Wednesday, November 17, 2004
Life, liberty, and the pursuit of hap-PEE-ness
This is actually not a joke. New Yorkers and veteran visitors to New York City, for example, keep a mental map of all the places in the city where you can go to the bathroom, since the city barely has any public toilets. Sneaking into crowded McDonald's is the method of choice for most of us.
Toilet summit opens in Beijing
By Louisa Lim
The fourth world toilet summit has opened in Beijing with declarations that having a loo is a human right.
Four hundred delegates from around the world are spending three days discussing the humble water closet.
At the opening ceremony, Chinese officials admitted their public amenities are not up to the mark.
Organisers say it is an attempt to break the taboo surrounding toilets, which is preventing developing countries from tackling the issue.
The founder of the World Toilet Organisation, Jack Sim, said that when it came to sanitation, people ought to demand more. "In the past, there were women's liberation, leprosy, Aids, the sexual revolution. All these are taboos that have been broken. The toilet problem is probably the last one.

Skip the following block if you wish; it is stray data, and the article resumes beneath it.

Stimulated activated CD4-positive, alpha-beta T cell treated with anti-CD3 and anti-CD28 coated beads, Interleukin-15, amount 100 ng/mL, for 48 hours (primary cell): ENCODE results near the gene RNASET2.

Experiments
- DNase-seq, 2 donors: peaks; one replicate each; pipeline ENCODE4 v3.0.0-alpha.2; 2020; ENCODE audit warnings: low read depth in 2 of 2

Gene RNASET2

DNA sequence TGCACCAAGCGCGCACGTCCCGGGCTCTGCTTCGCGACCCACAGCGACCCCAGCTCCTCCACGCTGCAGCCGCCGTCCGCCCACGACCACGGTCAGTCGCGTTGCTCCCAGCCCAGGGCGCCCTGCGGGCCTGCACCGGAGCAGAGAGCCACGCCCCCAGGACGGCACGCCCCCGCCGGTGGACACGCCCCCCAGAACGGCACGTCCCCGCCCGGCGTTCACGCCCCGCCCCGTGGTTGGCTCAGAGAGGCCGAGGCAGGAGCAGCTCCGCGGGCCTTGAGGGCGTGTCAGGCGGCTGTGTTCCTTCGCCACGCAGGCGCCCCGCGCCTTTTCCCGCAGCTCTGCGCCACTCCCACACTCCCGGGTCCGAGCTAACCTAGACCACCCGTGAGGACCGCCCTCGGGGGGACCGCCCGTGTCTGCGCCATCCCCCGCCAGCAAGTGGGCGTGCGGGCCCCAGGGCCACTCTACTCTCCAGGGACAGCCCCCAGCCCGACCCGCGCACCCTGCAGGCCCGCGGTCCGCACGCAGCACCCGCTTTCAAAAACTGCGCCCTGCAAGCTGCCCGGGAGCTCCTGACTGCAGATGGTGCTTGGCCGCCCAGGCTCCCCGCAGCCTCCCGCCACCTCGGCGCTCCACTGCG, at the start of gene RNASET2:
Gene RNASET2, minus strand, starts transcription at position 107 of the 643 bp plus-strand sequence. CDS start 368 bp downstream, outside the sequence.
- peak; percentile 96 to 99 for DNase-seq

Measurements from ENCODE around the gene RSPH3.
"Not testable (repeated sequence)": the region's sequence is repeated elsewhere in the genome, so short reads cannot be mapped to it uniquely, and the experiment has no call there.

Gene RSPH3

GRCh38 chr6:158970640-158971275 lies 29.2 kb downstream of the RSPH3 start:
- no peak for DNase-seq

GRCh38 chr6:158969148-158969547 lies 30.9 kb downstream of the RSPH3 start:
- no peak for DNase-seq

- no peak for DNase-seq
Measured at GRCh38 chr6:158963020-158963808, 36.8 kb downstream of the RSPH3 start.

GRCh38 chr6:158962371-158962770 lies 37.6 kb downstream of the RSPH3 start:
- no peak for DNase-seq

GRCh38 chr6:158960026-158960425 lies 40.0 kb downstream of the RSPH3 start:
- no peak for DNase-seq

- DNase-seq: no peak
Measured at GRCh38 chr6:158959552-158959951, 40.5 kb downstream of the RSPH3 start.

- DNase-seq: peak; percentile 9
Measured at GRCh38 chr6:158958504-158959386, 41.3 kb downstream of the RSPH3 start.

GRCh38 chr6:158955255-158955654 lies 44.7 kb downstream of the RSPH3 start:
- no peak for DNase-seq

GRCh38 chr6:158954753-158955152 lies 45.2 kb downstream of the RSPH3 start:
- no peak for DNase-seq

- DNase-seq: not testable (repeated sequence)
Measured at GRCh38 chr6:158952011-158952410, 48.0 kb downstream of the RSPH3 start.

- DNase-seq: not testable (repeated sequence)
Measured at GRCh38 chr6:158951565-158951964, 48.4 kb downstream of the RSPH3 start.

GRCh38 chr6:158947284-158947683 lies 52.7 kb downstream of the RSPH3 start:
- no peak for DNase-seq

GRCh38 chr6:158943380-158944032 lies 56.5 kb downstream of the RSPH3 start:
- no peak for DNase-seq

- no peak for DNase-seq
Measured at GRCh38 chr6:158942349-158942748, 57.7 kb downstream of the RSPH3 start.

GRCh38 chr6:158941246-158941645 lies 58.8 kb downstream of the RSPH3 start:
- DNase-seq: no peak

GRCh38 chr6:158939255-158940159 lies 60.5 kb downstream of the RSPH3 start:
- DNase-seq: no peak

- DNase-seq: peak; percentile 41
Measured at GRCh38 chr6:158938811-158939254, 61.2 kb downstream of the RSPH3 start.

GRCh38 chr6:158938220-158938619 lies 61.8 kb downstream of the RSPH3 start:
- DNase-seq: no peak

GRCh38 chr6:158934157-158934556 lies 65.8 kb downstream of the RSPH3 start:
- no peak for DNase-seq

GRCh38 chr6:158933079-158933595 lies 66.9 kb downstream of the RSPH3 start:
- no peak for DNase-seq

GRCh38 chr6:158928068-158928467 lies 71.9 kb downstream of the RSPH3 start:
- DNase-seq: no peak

"The entire toilet movement is taking on the world scale. People are saying, 'We want good toilets'....because you see a toilet is a basic human right and this basic human right has been neglected. So the world deserves better toilets," he said.
Host China is famous for its smelly toilets and officials admitted that 60% of foreign visitors are dissatisfied with Chinese loos.
But it seems the next revolution in the Chinese capital will transform its WCs with large scale investment and building planned before Beijing hosts the Olympic Games in 2008.
Still, the World Toilet Organization...? What's next, the World Masturbation Society?